Hospital design represents an important but unmet challenge for ergonomists. It requires task analysis, better communication with architects, and the use of models for all users to be able to contribute ideas based on everyday experience.


Patkin, M. 1990, Sic [sic] architecture POE and PPOE: The argument for pre- and post occupancy evaluation. Proceedings of the 26th Annual Conference, Ergonomics Society of Australia, Adelaide, 189 194.


Mistakes in planning
Public access areas
Accident and     emergency     department
Hospital switchboard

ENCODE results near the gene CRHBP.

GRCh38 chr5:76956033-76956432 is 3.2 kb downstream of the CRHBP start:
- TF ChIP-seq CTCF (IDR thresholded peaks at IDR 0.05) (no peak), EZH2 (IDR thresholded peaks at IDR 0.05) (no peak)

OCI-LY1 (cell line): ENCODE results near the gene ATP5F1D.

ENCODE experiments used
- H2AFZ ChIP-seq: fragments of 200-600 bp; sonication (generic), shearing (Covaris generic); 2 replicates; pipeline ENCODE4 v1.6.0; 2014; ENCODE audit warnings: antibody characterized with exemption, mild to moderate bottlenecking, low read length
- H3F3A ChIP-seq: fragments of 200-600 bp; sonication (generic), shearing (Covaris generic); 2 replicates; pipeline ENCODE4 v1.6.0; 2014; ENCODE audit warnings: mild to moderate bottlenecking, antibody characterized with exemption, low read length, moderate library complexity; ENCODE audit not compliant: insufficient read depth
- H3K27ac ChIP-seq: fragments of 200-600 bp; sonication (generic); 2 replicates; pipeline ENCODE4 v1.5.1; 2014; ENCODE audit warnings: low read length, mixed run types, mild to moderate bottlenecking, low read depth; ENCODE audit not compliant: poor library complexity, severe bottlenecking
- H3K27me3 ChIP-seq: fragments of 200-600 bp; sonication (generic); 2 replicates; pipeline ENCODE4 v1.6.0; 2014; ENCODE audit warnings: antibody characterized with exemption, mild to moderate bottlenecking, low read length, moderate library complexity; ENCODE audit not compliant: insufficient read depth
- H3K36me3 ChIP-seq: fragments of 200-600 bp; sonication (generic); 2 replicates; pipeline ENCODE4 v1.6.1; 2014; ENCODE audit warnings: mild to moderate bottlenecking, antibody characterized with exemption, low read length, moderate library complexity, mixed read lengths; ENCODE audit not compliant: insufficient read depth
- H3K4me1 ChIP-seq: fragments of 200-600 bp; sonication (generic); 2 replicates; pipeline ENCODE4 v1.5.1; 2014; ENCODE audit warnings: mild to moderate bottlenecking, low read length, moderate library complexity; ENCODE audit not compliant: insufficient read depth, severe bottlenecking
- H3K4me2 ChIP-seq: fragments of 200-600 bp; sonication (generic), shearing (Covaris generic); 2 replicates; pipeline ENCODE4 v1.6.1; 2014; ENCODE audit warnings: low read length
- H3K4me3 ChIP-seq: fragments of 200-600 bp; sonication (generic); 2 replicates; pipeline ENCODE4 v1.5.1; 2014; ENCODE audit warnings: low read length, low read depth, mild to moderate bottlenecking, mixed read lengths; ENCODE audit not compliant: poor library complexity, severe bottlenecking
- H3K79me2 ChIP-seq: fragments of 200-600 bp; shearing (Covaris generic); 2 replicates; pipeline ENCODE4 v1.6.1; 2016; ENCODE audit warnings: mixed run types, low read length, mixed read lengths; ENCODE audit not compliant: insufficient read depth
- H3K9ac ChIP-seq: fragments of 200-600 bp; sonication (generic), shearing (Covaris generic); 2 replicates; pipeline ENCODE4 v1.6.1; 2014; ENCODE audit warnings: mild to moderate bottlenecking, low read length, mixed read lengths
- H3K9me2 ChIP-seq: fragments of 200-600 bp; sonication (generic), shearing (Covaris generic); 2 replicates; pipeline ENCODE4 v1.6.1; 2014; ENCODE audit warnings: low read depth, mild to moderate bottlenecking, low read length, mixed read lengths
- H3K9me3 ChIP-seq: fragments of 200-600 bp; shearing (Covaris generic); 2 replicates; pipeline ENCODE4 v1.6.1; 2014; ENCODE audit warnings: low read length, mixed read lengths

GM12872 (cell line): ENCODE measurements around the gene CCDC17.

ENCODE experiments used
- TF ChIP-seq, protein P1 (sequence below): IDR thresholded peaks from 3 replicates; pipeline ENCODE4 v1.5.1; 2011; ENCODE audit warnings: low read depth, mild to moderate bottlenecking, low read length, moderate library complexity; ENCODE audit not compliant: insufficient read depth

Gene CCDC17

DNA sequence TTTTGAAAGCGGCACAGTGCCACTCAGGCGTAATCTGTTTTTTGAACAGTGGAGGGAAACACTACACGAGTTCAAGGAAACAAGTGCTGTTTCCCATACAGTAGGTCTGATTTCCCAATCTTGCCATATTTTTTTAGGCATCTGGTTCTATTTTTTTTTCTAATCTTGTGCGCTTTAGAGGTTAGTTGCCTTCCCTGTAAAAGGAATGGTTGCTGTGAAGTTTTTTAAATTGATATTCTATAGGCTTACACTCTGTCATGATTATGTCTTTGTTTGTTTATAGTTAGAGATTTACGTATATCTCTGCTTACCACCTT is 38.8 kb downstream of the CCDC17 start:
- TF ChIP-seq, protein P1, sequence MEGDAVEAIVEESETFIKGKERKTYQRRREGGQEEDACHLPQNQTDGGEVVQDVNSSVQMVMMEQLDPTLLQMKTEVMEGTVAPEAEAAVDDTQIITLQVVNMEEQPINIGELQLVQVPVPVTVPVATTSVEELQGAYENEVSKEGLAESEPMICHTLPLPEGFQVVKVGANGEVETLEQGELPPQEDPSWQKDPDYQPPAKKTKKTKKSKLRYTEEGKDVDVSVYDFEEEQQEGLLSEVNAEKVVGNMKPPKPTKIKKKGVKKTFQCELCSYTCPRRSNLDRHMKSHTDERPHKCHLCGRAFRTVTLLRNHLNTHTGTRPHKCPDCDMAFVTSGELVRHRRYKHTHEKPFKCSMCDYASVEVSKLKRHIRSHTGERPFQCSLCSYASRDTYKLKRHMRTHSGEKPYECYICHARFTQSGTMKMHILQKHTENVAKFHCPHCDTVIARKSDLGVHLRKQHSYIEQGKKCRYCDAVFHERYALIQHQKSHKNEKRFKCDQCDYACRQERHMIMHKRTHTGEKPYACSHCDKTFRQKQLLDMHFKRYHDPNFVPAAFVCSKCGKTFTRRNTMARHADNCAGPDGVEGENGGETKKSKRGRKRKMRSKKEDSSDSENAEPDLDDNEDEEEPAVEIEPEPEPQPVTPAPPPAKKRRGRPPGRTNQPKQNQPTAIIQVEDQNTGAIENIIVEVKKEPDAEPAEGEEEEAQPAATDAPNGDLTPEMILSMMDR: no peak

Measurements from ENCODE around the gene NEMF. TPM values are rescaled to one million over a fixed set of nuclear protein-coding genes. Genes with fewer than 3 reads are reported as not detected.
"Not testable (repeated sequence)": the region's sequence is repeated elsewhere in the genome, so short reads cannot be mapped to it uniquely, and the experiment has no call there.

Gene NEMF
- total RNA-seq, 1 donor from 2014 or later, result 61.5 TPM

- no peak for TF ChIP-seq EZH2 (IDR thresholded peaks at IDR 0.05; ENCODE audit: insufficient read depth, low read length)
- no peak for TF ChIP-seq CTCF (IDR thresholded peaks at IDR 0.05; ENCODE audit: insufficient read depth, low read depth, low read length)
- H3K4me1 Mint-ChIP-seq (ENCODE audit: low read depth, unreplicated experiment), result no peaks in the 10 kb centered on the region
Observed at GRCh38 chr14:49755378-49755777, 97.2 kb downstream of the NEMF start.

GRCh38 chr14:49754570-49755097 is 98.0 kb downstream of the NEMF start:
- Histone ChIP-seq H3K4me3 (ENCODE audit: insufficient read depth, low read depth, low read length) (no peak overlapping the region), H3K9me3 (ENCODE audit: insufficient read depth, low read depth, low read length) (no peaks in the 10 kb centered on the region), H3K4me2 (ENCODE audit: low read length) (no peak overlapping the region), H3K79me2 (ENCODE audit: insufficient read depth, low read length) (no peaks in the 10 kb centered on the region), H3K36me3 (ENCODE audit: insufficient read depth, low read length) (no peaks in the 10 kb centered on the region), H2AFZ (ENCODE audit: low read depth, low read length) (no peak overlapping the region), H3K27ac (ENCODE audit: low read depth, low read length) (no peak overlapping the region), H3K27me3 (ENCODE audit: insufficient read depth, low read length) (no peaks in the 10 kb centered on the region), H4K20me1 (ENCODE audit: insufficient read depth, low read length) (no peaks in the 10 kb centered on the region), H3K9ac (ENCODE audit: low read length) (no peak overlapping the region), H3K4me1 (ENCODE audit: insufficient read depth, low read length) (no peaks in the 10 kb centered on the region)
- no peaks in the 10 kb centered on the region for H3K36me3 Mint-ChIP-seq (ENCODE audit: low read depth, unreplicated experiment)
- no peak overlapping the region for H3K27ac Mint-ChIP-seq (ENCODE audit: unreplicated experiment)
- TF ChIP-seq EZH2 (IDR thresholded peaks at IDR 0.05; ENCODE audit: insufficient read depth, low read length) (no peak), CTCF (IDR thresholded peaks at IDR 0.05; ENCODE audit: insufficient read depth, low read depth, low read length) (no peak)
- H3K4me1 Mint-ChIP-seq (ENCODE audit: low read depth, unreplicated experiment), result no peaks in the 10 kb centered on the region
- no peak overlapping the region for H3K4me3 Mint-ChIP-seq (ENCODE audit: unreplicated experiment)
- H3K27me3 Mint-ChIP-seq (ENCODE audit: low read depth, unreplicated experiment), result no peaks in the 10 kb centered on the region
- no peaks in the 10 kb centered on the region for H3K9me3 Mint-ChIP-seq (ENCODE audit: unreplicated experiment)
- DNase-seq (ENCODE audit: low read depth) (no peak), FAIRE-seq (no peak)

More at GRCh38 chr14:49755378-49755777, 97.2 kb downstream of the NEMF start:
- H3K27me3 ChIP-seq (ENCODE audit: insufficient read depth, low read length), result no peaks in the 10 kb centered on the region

Centralized clock     system
Ward design
Other problems

The ward office     project





Hospital architecture:
an ergonomic debacle

Published in Hospital Ergonomics: International symposium, Paris, July 1981, Octares editions, Toulouse, France.

Michael Patkin
formerly Whyalla Hospital, South Australia.
Communication Research Institute of Australia, Canberra.
PO Box 312, North Adelaide SA 5600, Australia


This paper was presented at the world's first international meeting on ergonomics in hospitals, held in conjunction with the 3rd trienniel congress of the International Ergonomics Society.

It was a landmark occasion, or should have been. However i found the papers and content disappointing, and nothing of a similar scope has been attempted since, to my knowledge.

Perhaps i was peeved because my own pet hobbyhorse of ergonomics applied to haspital design has not been attempted since (but see my papers on design of operating rooms elsewhere on this website).